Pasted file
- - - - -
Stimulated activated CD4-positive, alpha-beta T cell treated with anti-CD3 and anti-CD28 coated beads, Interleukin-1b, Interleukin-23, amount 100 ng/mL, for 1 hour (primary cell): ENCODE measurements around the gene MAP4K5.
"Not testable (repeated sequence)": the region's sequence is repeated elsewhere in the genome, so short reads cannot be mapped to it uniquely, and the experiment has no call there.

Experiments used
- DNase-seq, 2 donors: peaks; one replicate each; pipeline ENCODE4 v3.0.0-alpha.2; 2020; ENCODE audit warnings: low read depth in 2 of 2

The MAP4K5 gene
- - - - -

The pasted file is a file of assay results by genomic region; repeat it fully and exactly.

Stimulated activated CD4-positive, alpha-beta T cell treated with anti-CD3 and anti-CD28 coated beads, Interleukin-1b, Interleukin-23, amount 100 ng/mL, for 1 hour (primary cell): ENCODE measurements around the gene MAP4K5.
"Not testable (repeated sequence)": the region's sequence is repeated elsewhere in the genome, so short reads cannot be mapped to it uniquely, and the experiment has no call there.

Experiments used
- DNase-seq, 2 donors: peaks; one replicate each; pipeline ENCODE4 v3.0.0-alpha.2; 2020; ENCODE audit warnings: low read depth in 2 of 2

The MAP4K5 gene